Brain Health

Brain Fitness

Like other parts of your body, your brain may lose some agility as you get older. It can deteriorate even more if you don’t take care of it. The health of your brain plays a critical role in almost everything you do: thinking, feeling, remembering, working, playing and even sleeping. You can take steps to keep your brain healthy and reduce your risk of getting dementia. Here are things you should do to keep your brain fit:

Keep your brain active every day:

Stroke

A stroke happens when the blood supply to the brain is interrupted. It is a potentially life-threatening condition that needs immediate medical attention. If the supply of blood to the brain is restricted or stopped, the brain cells will begin to die. This can lead to brain damage and possibly death.

If you think you, or someone you know is suffering from a stroke DO NOT CALL your doctor please immediately call 999 for an ambulance.

Think F.A.S.T.

  • Face: is there weakness on one side of their face?
  • Arms: can they raise both arms?
  • Speech: is their speech easily understood?
  • Time: to call 999.

You can reduce your risk of having a stroke by:

For more information on stroke see visit NHS Choices.

Meningitis

Meningitis is inflammation of the lining covering your brain and spinal cord. It is usually caused by an infection. Bacterial meningitis is a serious condition and you should contact a health professional immediately if you or a family member have the following symptoms; fever, headache, stiff neck, photophobia (eyes sensitive to light), lethargy or a non-blanching rash (when the rash does NOT disappear when you press on it).

For more information on Meningitis:

Dementia

Dementia is a decline in mental ability which affects memory, thinking, problem-solving, concentration and perception. Dementia occurs as a result of the death of brain cells or damage in parts of the brain that deal with our thought processes. Rates of dementia vary between men and women and between age groups. Dementia in people under 65 is known as early onset or pre-senile dementia and is rare.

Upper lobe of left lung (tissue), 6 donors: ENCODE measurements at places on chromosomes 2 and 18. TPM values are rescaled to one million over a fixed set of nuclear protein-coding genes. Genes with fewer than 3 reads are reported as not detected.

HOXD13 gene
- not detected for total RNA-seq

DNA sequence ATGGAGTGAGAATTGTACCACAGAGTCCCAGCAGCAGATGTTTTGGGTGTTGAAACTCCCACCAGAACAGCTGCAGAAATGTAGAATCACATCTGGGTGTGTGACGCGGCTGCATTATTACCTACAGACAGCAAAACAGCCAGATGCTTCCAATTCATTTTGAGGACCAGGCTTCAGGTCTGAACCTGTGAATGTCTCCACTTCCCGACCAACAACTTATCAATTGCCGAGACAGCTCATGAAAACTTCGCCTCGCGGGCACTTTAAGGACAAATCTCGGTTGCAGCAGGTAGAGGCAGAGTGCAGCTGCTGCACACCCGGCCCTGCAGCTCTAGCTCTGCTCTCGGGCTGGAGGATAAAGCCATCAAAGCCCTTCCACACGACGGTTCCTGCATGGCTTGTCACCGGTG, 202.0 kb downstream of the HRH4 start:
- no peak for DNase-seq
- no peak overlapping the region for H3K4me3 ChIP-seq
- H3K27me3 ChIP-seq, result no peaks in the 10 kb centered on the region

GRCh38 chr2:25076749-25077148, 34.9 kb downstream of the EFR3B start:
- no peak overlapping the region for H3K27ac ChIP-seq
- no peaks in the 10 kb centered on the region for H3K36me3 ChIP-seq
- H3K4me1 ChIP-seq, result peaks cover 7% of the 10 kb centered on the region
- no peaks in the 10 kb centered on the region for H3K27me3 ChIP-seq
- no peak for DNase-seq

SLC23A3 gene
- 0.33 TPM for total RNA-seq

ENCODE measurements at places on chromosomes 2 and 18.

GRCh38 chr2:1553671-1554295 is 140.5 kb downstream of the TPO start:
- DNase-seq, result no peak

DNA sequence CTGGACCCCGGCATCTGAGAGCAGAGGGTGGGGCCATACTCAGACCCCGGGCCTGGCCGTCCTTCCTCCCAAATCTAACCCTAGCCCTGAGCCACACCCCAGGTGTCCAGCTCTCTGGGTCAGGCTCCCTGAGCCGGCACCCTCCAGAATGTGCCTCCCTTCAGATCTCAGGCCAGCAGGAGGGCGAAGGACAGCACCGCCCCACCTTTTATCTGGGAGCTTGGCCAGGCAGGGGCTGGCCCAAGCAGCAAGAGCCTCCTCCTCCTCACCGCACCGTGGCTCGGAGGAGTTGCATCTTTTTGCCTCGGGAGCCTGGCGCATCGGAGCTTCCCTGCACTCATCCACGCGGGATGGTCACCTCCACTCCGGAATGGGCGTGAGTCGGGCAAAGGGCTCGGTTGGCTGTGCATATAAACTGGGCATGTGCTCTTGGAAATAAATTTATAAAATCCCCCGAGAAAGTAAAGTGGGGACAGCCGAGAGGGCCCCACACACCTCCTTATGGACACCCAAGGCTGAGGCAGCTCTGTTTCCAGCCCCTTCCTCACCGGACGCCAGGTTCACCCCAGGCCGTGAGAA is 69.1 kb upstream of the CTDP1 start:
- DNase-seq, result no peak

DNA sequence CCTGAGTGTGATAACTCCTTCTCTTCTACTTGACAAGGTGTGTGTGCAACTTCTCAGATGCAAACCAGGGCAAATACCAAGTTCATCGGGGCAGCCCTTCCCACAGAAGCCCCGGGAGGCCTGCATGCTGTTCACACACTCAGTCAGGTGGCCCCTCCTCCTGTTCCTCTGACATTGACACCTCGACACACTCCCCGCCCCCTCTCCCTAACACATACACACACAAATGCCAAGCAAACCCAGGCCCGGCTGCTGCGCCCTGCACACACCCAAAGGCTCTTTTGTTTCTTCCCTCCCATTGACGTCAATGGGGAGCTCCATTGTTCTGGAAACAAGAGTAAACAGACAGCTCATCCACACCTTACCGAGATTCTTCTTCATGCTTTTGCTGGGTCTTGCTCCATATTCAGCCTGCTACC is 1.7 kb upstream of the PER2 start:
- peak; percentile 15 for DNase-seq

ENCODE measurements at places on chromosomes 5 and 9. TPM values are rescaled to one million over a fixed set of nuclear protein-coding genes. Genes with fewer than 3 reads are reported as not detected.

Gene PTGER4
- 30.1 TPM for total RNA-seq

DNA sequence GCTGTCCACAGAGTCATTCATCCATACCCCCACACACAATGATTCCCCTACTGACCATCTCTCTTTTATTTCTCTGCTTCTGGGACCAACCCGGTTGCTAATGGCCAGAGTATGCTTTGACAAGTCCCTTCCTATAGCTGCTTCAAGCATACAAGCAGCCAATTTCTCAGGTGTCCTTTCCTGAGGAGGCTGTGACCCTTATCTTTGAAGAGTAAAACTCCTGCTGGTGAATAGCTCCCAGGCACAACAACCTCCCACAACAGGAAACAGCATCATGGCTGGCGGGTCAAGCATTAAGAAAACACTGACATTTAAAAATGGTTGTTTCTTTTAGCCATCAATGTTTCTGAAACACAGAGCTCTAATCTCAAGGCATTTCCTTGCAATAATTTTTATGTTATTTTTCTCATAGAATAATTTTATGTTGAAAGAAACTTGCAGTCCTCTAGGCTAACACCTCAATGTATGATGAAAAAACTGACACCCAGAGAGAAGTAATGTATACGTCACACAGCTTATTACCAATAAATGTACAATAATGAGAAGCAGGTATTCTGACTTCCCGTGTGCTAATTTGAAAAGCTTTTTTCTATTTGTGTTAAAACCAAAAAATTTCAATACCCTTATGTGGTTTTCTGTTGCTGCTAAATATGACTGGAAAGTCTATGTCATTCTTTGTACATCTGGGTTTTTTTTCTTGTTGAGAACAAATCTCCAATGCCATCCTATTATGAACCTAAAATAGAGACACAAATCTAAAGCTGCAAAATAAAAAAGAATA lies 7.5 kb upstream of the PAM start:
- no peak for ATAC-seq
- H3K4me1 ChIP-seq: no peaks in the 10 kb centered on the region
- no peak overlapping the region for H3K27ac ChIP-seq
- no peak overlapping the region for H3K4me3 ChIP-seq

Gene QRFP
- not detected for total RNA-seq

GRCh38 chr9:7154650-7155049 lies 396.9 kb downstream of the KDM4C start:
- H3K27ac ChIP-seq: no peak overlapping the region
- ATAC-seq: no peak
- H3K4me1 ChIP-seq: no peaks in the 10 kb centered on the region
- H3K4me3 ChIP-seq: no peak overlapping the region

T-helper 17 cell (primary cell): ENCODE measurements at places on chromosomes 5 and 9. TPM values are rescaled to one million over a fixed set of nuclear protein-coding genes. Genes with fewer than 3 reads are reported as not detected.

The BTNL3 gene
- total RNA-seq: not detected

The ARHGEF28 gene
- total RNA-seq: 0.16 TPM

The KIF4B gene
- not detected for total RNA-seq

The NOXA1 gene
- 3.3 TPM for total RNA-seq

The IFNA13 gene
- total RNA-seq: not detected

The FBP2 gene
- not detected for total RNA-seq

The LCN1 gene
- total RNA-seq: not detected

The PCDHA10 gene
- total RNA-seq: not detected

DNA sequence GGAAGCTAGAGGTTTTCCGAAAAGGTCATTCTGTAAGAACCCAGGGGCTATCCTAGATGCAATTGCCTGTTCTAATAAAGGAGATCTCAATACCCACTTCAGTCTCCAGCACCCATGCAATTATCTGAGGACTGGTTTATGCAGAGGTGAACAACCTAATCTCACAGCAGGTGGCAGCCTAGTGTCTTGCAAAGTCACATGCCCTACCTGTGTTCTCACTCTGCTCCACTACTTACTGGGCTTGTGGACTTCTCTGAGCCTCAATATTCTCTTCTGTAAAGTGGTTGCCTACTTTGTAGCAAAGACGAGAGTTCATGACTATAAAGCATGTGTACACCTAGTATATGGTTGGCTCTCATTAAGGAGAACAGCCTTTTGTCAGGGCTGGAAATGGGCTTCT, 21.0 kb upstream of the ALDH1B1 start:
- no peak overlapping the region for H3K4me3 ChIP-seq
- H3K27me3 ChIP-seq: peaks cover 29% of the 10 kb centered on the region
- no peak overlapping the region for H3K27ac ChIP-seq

There is no cure for dementia and there are different causes however, dementia is almost invariably a disease of ageing called Alzheimer’s dementia.

If you are worried you may have dementia or a member of your family, please consult with your doctor who will do an initial assessment and if needed refer you to the local dementia services.

For more information and advice about dementia see these websites:

Epilepsy

Epilepsy is a condition that causes recurring seizures. Seizures happen when there is too much electrical activity in your brain. This causes messages in your brain to become mixed up or stopped and can lead to changes in your movement, senses, memory, mood or level of consciousness.

For more information and support on epilepsy visit NHS Choices.

Seizure First Aid

Witnessing a seizure can be frightening if you do not know what to do. If you have a family member or a friend who has epilepsy it is always good to be prepared and know how to deal with a seizure. See these websites on doing first aid for seizures:

Epilepsy and Driving

You must inform the DVLA that you have epilepsy or risk a fine. For more information see these websites:

Neurological Services

If you have a condition affecting the brain, spine or nervous system see this booklet for advice on how to get the best from neurological services.

Download Getting the best from neurological services booklet for more information.